¿ AMBI Inc., of Purchase, N.Y., said it licensed rights to nisin and lysostaphin antibacterial technologies to Biosynexus Inc., of Rockville, Md., effectively exiting the biotech market by out-licensing its last products. Biosynexus will immediately pay AMBI $1.4 million for the technology, and the agreement includes milestone payments up to $14 million, royalties upon commercialization of the products, warrants for the purchase of Biosynexus shares and future consideration contingent upon third-party licensing agreements Biosynexus could enter. AMBI also has licensed nisin and lysostaphin technology to ImmuCell Inc., of Portland, Maine, for antibacterial use in animals. The company said the move will cut expenses and risk and allow it to focus on its nutrition products.

¿ Aquasearch Inc., of Kailua-Kona, Hawaii, said it completed its first collaborative compound library for drug discovery, a novel set of compounds derived from the microalgae molecule astaxanthin. The National Cancer Institute will screen the library for anticancer uses in 60 human tumor samples, including screening for activity against lung, colon, prostate, ovarian, breast and kidney cancers.

¿ Biomatrix Inc., of Ridgefield, N.J., said a New Jersey Superior Court judge ruled in Biomatrix's favor on a request for summary judgment in its libel lawsuit, finding three defendants liable for defamation. Raymond and Richard Constanzo and Ephraim Morris were found guilty of authoring libelous statements in connection with repeated postings on a variety of Internet message boards, including a Yahoo message board.

¿ Cell Pathways Inc., of Horsham, Pa., said it has completed Phase Ib clinical testing on its selective apoptotic antineoplastic drug CP461, which is being developed for cancer applications. The oral product was well tolerated, and the company plans to begin enrollment for Phase II testing as early as the fourth quarter of this year.

¿ Cyberonics Inc., of Houston, said it enrolled the first patient in a pilot study of the company's Vagus Nerve Stimulation system for the treatment of Alzheimer's disease. A 78-year-old woman, the first of 10 patients, received the NeuroCybernetic Prosthesis implant at the Sahlgrenska University Hospital in Gothenburg, Sweden.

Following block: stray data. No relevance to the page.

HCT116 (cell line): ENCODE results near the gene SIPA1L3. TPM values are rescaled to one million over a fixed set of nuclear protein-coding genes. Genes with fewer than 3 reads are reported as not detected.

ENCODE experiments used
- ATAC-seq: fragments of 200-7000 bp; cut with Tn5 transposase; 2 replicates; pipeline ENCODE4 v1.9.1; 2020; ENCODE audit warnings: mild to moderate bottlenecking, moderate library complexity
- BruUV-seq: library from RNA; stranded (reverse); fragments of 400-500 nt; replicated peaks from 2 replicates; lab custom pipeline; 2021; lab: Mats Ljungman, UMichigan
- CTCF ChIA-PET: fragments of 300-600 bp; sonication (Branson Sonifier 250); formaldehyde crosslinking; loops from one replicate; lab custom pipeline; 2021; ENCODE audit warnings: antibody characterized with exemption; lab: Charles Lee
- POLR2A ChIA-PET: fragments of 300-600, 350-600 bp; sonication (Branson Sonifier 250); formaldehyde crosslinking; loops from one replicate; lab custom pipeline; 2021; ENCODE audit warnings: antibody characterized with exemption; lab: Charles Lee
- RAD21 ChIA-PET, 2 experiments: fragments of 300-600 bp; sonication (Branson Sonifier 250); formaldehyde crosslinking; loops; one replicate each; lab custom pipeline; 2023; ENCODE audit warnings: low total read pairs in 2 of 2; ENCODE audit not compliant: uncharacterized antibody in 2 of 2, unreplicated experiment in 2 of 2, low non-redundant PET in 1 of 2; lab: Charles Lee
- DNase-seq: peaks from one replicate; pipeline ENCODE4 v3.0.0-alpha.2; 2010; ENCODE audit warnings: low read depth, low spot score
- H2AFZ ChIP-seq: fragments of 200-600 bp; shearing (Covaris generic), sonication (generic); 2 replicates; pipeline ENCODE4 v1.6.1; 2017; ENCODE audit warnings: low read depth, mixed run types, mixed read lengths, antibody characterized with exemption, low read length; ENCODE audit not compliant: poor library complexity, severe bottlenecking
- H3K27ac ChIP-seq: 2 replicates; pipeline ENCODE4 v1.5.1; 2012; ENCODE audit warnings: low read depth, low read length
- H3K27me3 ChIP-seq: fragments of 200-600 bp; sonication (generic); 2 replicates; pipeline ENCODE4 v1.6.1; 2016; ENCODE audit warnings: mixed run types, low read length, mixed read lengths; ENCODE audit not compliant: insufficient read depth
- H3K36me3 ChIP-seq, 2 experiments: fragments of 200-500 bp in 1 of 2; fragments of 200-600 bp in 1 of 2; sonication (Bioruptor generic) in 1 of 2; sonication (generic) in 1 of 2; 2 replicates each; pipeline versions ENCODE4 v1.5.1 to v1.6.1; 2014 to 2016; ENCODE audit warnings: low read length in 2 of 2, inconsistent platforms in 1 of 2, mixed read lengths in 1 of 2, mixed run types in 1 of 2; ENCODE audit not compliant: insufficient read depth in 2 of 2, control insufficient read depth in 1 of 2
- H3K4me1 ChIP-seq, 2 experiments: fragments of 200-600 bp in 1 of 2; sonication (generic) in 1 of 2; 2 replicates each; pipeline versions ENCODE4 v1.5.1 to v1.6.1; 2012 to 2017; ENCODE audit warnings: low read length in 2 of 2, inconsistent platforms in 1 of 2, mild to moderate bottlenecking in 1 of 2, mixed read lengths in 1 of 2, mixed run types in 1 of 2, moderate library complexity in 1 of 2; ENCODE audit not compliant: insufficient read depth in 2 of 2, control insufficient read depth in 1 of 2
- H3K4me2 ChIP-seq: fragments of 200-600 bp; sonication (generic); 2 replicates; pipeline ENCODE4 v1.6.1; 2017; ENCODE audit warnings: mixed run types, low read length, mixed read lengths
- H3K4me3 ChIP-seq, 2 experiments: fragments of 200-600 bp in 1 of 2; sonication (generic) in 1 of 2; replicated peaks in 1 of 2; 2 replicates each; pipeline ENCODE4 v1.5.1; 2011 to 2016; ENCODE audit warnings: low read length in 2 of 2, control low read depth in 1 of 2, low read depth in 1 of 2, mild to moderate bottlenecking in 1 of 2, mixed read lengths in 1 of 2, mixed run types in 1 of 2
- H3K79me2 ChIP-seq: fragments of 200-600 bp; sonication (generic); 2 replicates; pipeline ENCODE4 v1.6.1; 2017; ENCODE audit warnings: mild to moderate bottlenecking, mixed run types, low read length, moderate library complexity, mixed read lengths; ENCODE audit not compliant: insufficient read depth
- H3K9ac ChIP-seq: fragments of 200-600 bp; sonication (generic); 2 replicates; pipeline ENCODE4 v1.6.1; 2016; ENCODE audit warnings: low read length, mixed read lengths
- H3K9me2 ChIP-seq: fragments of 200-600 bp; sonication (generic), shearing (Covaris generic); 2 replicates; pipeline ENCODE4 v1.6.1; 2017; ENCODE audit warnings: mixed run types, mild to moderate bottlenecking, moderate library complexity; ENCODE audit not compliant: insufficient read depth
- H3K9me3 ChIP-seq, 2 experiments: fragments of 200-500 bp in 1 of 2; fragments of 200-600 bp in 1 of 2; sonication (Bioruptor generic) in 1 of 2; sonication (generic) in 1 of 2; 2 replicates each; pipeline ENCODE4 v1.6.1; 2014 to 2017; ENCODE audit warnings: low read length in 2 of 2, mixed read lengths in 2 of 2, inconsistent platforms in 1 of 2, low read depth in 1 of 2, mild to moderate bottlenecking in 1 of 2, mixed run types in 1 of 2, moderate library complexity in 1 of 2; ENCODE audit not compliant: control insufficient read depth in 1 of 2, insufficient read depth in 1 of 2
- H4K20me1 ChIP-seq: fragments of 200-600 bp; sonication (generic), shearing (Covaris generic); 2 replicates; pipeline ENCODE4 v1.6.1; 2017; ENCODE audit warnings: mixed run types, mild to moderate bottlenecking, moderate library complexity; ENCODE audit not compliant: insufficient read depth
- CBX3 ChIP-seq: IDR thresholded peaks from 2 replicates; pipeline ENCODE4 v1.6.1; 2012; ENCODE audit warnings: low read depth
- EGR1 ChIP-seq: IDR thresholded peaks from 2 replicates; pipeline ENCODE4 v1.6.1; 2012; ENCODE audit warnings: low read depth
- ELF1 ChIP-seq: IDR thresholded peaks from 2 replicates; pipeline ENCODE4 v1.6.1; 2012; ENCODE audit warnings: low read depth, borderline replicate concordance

¿ Genzyme Molecular Oncology, of Framingham, Mass., said it entered three license agreements granting non-exclusive access to cancer diagnostic patent rights associated with the MSH2, APC and p53 genes. LabCorp., of Burlington, N.C., and City of Hope Cancer Center, of Duarte, Calif., licensed colon cancer diagnostic rights to the APC and/or MSH2 genes for use in diagnostic testing services. CDT Testing Inc. licensed similar rights to test for mutations in the p53 gene, believed to be mutated in half to three-quarters of all cancers. The agreements entitle Genzyme to an up-front licensing fee from each of the companies and royalties tied to each diagnostic test the companies perform.

¿ InterMune Pharmaceuticals Inc., of Burlingame, Calif., licensed exclusive Japanese commercialization rights for Actimmune from Genentech Inc., of South San Francisco. InterMune currently markets Actimmune in the U.S. for reducing the severity and frequency of infection in connection with chronic granulomatous disease.

¿ Isis Pharmaceuticals Inc., of Carlsbad, Calif., said the company's GenTrove division began a fourth antisense target validation collaboration, this one with The R.W. Johnson Pharmaceutical Research Institute, a Johnson & Johnson company, to assess and prioritize genes as drug discovery targets. The company's proprietary antisense technology specifically inhibits gene expression. Terms were not disclosed.

¿ MGI Pharma Inc., of Minneapolis, and MethylGene Inc., of Montreal, said they entered a North American licensing, research and development agreement for MG98, a second-generation mRNA inhibitor, and novel small-molecule DNA methyltransferase inhibitors. MG98 has shown promise as an anticancer treatment in ongoing Phase I trials, MGI said. Overexpression of DNA methyltransferase results in chemical modification of tumor suppressor genes, allowing rampant tumor cell growth.

¿ Neuro-Biotech Corp., of Sainte-Foy, Quebec, said it filed an initial registration statement with the SEC, and will begin filing periodic reports with that agency. The company has 26 million shares outstanding on the Canadian Dealing Network under the symbol "NBIO."

¿ Panacea Pharmaceuticals Inc., of Rockville, Md., said it closed its initial round of financing and began its Series A offering with Borbeck Phleger & Harrison LLP. The company has research alliances with Brown University/Rhode Island Hospital, Case Western Reserve University and Loyola Medical School. The undisclosed Series A financing will fund further research and development.

¿ Syn X Pharma Inc., of Toronto, said it has finalized terms of financing with Octagon Capital Corp. and Thompson Kernaghan & Co Ltd. The company's offering of 1.75 million special warrants will be priced at C$4 each, for a total of C$7 million (US$4.71 million). Syn X has 3.53 million shares outstanding and 3.71 million warrants outstanding. The private offering will close August 11.

¿ Syrrx Inc., of San Diego, said it raised more than $5 million through a Series A venture financing from companies including Bay City Capital, Chemical and Materials Enterprise Associates, MPM Asset Management and Versant Ventures. Separately, the company named former Parke-Davis executive Wendell Wierenga Syrrx its CEO.

¿ Xcyte Therapies Inc., of Seattle, said it began a clinical trial on its proprietary technology, Xcellerate, on patients with metastasized kidney cancer. The company uses its technology to activate and proliferate cancer patients' defective T cells ex vivo.

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